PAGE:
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Results 61 - 80 of 150.


Pedagogy - Social Sciences - 20.07.2018
Young people who frequently argue with their parents are better citizens, research finds
Teenagers who regularly clash with their parents are more likely to have given time to a charity or humanitarian cause, a study has shown. The survey of 13 and 14 year-olds carried out by academics at Cardiff University, showed those who argued "a lot" with their mother and father, compared to those who "never" argued, were also more likely to have been involved with a human rights organisation in the past 12 months and to have contacted a politician or signed a petition.

Social Sciences - Computer Science - 19.07.2018
Mobile Phone Radiation may Affect Memory Performance in Adolescents
Mobile Phone Radiation may Affect Memory Performance in Adolescents
Radiofrequency electromagnetic fields may have adverse effects on the development of memory performance of specific brain regions exposed during mobile phone use. These are the findings of a study involving nearly 700 adolescents in Switzerland. The investigation, led by the Swiss Tropical and Public Health Institute (Swiss TPH), will be published on Monday, 23 July 2018 in the peer-reviewed journal Environmental Health Perspectives.

Sport - Social Sciences - 18.07.2018
Playing football boosts girls’ confidence
A study by scientists from the University of Birmingham has found that teenage girls who play football have higher levels of self-confidence than those who play other sports. The study, which is the largest of its kind to date, was led by the University of Birmingham with colleagues from five other countries for the Union of European Football Associations (UEFA).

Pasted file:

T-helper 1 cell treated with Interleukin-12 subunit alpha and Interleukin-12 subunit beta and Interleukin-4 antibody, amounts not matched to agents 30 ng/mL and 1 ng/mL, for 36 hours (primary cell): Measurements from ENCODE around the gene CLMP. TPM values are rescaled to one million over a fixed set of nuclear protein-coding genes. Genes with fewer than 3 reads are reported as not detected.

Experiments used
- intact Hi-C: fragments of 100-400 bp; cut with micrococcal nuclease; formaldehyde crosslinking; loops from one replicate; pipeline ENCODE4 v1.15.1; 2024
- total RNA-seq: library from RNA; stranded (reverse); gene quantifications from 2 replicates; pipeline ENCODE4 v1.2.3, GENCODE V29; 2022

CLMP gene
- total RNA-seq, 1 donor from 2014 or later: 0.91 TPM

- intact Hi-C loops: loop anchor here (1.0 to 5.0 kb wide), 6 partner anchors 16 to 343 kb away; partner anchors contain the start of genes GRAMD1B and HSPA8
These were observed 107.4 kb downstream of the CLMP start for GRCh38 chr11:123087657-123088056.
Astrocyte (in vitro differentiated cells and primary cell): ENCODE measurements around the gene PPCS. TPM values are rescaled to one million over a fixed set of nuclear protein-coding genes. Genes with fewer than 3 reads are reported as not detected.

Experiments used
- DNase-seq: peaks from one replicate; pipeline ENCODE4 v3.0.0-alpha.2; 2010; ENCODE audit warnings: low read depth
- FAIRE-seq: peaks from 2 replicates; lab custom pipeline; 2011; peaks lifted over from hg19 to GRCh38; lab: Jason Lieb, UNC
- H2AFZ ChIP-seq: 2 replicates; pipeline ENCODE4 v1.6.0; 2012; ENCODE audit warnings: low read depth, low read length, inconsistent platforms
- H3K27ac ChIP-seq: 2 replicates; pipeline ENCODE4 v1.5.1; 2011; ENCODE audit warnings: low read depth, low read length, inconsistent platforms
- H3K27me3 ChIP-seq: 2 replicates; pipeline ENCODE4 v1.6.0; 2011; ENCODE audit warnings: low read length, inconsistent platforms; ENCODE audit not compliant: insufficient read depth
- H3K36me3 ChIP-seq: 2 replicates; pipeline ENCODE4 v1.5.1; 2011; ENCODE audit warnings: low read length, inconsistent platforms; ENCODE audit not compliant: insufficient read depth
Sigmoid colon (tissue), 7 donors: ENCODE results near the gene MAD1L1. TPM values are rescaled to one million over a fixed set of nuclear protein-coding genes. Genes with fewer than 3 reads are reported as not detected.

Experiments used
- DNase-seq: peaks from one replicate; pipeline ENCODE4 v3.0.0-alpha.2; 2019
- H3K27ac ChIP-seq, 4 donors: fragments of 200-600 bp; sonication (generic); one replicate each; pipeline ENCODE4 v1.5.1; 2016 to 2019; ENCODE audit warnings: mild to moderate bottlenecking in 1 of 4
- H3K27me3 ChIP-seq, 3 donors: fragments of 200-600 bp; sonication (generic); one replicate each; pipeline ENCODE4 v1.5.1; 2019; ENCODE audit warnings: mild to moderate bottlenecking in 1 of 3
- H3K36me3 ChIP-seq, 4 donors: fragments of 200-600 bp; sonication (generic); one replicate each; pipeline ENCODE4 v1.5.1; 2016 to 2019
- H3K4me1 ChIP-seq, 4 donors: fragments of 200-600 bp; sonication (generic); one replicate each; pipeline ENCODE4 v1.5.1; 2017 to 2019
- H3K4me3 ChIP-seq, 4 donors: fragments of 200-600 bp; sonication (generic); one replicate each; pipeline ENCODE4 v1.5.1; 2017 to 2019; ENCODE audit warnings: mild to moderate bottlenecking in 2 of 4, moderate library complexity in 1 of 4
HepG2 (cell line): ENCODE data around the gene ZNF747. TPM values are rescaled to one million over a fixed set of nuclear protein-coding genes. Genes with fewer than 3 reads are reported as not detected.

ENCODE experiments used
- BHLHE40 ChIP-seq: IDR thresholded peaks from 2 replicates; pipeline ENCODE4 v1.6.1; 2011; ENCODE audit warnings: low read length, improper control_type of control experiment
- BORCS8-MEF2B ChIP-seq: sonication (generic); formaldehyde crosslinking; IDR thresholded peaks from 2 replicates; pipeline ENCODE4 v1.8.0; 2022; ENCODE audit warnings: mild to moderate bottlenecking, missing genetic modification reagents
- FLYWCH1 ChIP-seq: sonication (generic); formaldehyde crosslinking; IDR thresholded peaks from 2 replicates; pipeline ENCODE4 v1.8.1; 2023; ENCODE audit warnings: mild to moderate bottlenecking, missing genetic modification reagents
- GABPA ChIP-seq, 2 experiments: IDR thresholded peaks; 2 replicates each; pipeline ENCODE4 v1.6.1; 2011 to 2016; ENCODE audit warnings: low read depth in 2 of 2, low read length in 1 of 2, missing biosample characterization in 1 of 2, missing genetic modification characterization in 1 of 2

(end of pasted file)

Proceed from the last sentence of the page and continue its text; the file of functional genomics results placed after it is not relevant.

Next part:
Social Sciences - 17.07.2018
Suicide must not appear to be the only escape for some victims of abuse, warns new study
In one of the largest studies of its kind, and the first in the UK, experts from Refuge and the University of Warwick School of Law looked at the experiences of more than 3500 of Refuge's clients with the aim of informing policy and practice in relation to victims of abuse who are at an increased risk of suicide.

Innovation - Social Sciences - 13.07.2018
One dose of aspirin doesn't fit all
One dose of aspirin doesn’t fit all
The struggle to shape the experiences young people have online is now part of modern parenthood. As children and teenagers spend increasing amounts of time online, a significant share of parents and guardians now use Internet filtering tools (such as parental controls) to protect their children from accessing sexual material online.

Health - Social Sciences - 12.07.2018
Nature is proving to be awesome medicine for PTSD
Nature is proving to be awesome medicine for PTSD
The awe we feel in nature can dramatically reduce symptoms of post-traumatic stress disorder, according to UC Berkeley research that tracked psychological and physiological changes in war veterans and at-risk inner-city youth during white-water rafting trips. Psychologists tested nature's healing powers on 72 military veterans and, separately, on 52 teens from underserved Bay Area communities during and after dozens of oneand two-day rafting excursions along the South Fork of the American River in California.

Social Sciences - 12.07.2018
UCL statement on Tier 4 visa monitoring